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Green-fingered Rackheath gardener showing off plants with a difference at Creake Abbey

PUBLISHED: 11:00 24 May 2017

Predator Plants at Rackheath. Owner Steve Bunclark. Picture : ANTONY KELLY

Predator Plants at Rackheath. Owner Steve Bunclark. Picture : ANTONY KELLY

archant 2017

It started out with the rescue of one small Venus flytrap.

Predator Plants at Rackheath. Owner Steve Bunclark. Picture : ANTONY KELLY Predator Plants at Rackheath. Owner Steve Bunclark. Picture : ANTONY KELLY

And more than 20 years later and thousands of successful plants, a green-fingered enthusiast will be exhibiting a variety of carnivorous plants at the Creake Abbey Plant Lovers’ Day this Saturday.

Steve Bunclark, 39, owner of Predator Plants in Rackheath, has one of the largest collectors of carnivorous plants in Norfolk and possibly the UK.

Made up of 20 varieties, the specialist and hardy plants get their energy from trapping and consuming animals and insects.

Mr Bunclark, from Wroxham, who started Predator Plants five years ago, said: “It started off with one little Venus flytrap on my windowsill. It cost 10p and I managed to nurse it back to health.”

Predator Plants at Rackheath. Owner Steve Bunclark. Picture : ANTONY KELLY Predator Plants at Rackheath. Owner Steve Bunclark. Picture : ANTONY KELLY

From there, his collection expanded to two greenhouses in his garden.

For the past decade, the father-of-one has grown thousands of carnivorous plants in a large Rackheath greenhouse where he sells to the public by appointment.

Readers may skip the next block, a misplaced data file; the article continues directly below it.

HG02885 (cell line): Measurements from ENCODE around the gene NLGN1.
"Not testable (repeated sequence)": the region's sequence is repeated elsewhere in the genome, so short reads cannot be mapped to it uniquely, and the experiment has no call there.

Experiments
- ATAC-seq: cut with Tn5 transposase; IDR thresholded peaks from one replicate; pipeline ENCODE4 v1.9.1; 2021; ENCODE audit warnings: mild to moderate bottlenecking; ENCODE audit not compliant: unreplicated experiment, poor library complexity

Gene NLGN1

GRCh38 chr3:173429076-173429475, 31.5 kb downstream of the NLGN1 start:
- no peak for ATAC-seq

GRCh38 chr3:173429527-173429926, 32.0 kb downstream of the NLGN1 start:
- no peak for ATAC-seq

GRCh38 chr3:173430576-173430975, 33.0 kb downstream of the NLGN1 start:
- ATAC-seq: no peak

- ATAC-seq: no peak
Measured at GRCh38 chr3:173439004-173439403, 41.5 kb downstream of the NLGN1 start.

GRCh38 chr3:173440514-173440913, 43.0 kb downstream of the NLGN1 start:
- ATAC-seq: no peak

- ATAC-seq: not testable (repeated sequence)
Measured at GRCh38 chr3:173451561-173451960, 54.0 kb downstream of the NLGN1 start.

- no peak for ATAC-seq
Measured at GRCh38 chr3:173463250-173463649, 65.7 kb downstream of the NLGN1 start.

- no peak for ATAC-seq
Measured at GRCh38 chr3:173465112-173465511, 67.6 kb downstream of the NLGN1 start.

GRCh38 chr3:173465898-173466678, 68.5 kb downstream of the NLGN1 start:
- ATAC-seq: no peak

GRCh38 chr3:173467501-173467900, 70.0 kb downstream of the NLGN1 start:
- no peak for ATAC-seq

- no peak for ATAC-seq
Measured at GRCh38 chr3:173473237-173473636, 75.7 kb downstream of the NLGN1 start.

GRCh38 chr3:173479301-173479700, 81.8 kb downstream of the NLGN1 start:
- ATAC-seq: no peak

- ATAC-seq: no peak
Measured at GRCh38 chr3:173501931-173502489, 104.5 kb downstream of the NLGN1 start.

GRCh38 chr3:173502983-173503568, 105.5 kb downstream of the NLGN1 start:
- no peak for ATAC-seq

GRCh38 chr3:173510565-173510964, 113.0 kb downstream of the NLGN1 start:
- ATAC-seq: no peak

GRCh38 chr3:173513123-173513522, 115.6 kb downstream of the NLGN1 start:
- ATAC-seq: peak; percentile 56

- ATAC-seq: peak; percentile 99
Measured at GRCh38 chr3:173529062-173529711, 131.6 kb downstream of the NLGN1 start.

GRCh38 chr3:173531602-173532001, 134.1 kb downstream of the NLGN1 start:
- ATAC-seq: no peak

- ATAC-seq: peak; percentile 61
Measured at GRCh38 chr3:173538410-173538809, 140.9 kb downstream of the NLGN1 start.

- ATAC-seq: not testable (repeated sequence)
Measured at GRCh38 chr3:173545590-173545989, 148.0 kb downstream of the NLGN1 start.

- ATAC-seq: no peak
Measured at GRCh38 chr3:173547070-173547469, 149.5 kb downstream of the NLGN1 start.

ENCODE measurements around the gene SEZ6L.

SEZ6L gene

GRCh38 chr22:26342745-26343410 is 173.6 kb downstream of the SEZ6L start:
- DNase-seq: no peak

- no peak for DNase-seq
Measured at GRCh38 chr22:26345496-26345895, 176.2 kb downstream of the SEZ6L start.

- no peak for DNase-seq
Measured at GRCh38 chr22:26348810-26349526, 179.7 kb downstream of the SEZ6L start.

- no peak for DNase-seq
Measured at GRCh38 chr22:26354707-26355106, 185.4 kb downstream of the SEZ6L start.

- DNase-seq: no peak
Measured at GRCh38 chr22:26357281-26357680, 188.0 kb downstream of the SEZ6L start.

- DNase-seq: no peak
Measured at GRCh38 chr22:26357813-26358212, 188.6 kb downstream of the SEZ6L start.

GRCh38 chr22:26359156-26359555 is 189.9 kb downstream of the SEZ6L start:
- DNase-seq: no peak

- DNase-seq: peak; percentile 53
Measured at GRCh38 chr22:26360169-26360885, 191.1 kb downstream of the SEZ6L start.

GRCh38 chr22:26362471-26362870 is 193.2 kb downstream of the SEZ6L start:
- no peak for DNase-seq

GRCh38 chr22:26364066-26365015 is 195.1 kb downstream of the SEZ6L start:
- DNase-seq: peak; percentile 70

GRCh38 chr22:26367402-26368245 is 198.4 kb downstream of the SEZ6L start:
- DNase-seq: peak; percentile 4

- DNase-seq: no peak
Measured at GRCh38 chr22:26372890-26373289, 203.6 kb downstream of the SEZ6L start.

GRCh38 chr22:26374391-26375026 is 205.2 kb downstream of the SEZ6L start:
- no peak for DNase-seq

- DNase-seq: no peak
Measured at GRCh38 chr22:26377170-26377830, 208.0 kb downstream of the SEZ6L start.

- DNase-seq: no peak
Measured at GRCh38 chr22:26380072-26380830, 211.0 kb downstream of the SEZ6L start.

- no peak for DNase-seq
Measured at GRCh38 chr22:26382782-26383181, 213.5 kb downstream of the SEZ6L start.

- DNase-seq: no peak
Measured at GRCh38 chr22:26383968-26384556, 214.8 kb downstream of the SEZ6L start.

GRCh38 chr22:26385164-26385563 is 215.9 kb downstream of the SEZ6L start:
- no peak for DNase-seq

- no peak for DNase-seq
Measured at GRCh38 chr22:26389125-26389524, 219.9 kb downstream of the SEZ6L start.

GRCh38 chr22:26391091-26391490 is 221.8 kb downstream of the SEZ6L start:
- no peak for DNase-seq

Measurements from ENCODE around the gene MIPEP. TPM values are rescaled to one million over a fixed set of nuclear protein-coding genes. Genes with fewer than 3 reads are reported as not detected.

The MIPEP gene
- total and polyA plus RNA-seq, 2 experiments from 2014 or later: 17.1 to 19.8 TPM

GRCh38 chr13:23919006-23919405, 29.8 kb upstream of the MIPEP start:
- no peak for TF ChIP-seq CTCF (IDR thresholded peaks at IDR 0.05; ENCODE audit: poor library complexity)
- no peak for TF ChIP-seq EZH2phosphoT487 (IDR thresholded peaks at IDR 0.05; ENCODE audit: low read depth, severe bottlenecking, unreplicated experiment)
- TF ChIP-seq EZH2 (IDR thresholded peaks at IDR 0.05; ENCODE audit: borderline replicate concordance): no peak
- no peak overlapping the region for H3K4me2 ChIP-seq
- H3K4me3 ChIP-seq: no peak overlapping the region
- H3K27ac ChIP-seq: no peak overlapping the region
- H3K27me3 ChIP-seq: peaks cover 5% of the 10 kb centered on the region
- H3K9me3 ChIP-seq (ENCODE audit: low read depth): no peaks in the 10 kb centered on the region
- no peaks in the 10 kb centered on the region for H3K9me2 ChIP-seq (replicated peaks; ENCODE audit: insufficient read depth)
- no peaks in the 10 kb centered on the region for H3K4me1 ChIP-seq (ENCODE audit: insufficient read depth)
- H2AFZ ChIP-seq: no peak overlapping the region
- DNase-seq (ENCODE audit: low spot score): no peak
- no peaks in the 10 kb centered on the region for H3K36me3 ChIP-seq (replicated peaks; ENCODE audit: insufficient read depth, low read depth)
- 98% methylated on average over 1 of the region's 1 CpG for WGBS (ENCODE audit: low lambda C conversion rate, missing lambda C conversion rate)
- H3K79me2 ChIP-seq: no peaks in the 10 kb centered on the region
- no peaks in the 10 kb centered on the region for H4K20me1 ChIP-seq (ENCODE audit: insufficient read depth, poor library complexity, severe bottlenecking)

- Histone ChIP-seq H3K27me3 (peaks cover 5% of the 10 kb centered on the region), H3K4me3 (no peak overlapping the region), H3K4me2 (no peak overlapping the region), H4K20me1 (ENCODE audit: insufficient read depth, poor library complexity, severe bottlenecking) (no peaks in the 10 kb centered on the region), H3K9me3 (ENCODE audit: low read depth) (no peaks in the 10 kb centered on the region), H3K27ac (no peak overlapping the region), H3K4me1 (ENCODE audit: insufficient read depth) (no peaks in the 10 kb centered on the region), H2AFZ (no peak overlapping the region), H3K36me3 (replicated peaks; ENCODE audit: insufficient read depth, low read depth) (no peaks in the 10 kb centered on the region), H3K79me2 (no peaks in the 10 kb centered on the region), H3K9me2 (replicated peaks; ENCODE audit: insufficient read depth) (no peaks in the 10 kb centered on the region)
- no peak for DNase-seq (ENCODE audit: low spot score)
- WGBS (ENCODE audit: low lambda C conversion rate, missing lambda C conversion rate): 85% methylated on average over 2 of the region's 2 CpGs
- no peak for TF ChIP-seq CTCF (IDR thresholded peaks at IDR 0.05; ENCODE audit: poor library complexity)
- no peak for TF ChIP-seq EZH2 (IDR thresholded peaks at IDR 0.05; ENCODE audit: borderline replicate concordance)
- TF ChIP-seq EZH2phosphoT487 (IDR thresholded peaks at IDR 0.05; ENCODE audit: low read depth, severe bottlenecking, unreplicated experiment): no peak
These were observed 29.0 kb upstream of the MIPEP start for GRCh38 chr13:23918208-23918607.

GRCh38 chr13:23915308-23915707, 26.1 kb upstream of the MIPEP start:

He said: “Carnivorous plants have got a really striking look. The colours are unique. The flowers are exciting to look at and the leaves are interesting. They are also very easy to look after.”

Flowers, which come out between March and May, vary from pale yellow to deep maroon.

Predator Plants at Rackheath. Owner Steve Bunclark. Picture : ANTONY KELLY Predator Plants at Rackheath. Owner Steve Bunclark. Picture : ANTONY KELLY

Leaves and the traps, which come out between May and October, can range from yellow and acid lime to fiery reds and maroons.

The majority of carnivorous plants eat small insects and flies but some species are known to eat small birds or primates and are grown across the world.

Mr Bunclark added: “The British climate is perfect for carnivorous plants. They just need sun during the summer, cold winters, rain water and good soil. They are virtually self-sufficient. The popularity of carnivorous plants seems to be growing. They make brilliant talking points.”

The Creake Abbey Plant Lovers’ Day in North Creake is taking place from 10am-4pm.and costs £4 for adults. Children under 16 can visit for free.

Mr Bunclark has exhibited at the event for the past four years.

He said: “It makes for a nice day out.”

For more information on Predator Plants call visit www.predatorplantsltd.co.uk
Visit www.creakeabbey.co.uk/plant-lovers-day

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